4 April
The Halting Problem. Diagonal Proof.
6 April
Homework: making two Turing machines. You may work in teams of 3 or fewer people. What you hand in will be two (or three) text files. In the comments section, include the team members and also how the tape must be prepared. (I tried to set up a drop in BlackBoard, but I don't know if it worked or if it allows you to drop 3 files. Please let me know.)

Thus, your text file can begin with:
# My team includes: Craig DeLancey
# This addition machine adds two numbers represented in unary
# as a series of 1s, separated by a single space. The machine
# starts on the leftmost 1 of the left number. The machine ends
# under the the rightmost 1 of the number.
#! start 0
#! end H
The first five lines are comment lines. They tell who is on the team and also how the tape must be prepared and how to find the answer. The sixth line specifies that the start state will be 0. The last says that the halting state will be H. You can of course choose your own symbols for start and halt states.
  • an addition machine; the machine must be able to handle 0+0, 0+n, n+0, and any other two positive numbers.
  • a subtraction machine for two number n and m where n ≥m (this restriction makes it easier!).
  • extra credit! A multiplication that multiplies two numbers n*m. (This one is much easier if you allow yourself a bigger alphabet than just 1 and 0; but I'll be very impressed if you can do it with 1 and 0.)
In class, we'll discuss The Halting Problem: Impossible Machine Proof.
8 April
In class: Implications of The Halting Problem. Conway's Game of Life and UTMs in the lifeworld. Predictable ≠ Deterministic. Review of our results and practice of Turing Machines.

We'll review the homework.

Then we turn to Godel.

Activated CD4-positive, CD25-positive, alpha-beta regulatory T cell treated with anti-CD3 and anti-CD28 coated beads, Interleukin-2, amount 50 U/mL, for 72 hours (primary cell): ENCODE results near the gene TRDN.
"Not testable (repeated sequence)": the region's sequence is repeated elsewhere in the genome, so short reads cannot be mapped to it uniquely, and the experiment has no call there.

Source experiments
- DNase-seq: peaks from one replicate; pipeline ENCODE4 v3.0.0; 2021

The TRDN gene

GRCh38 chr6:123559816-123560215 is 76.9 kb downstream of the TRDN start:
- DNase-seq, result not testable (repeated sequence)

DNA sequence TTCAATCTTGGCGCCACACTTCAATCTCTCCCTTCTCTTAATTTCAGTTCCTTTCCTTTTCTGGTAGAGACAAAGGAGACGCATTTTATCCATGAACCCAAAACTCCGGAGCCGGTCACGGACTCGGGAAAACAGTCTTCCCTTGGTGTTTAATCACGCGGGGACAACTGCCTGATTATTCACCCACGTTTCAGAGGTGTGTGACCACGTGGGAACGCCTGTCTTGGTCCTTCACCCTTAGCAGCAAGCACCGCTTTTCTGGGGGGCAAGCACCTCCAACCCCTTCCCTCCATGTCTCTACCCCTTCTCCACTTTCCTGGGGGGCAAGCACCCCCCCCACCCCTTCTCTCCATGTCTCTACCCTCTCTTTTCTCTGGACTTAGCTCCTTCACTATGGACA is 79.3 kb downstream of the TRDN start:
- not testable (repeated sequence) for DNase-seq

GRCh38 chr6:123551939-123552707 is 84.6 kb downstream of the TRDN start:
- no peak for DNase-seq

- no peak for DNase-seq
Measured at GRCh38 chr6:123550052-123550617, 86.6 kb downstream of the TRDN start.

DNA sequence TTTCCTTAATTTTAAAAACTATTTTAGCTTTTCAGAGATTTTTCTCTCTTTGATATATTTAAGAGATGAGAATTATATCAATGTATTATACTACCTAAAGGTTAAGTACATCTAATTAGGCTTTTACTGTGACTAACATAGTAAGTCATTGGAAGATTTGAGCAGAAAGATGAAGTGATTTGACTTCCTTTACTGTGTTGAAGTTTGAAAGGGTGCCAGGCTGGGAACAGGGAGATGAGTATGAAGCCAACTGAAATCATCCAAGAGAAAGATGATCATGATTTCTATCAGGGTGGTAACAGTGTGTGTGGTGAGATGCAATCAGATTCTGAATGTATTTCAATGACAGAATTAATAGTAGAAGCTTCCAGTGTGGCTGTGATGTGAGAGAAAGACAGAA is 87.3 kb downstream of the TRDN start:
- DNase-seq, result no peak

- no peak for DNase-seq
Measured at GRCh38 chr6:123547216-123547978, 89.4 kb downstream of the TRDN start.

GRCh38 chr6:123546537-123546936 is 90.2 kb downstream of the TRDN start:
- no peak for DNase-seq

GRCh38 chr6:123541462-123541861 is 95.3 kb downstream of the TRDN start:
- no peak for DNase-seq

11 April
Second homework on Turing machines.
Homework: making two Turing machines. You must work alone on this homework. What you hand in will be two text files. In Tursi, make the following:
  • a machine that will tell whether a number is even or odd.
  • a machine that will double a number.
In class, we will discuss Godel's First Theorem.
If you got the book by Casti, Godel, read chapters 1-4. Additional resources include the Stanford Encyclopedia entry on Godel; this is often technical, but the first few sections provide some accessible background.

Review. Then: Godel's Second Theorem.
13 April
15 April
Homework on Godel due: You can download it here.

21 April
K-complexity and randomness

25-29 April
I will be in Arizona at the big Consciousness Conference. However! We will still have class online--we'll log into blackboard, I'll record a lecture, and we can discuss in a usergroup. So don't plan to use our class hour for anything else!

Our topic will be thought.
25 April
Reading: read parts 1-4 of Turing's "Computing Machinery and Intelligence." A version is available here. Part 5 is optional. What does Turing mean by "the imitation game"? Be able to describe it. Here are some questions that are on blackboard or could be emailed to me:
  1. Why does Turing want to avoid trying to define intelligence? What challenges do you think that there might be to defining "intelligence"?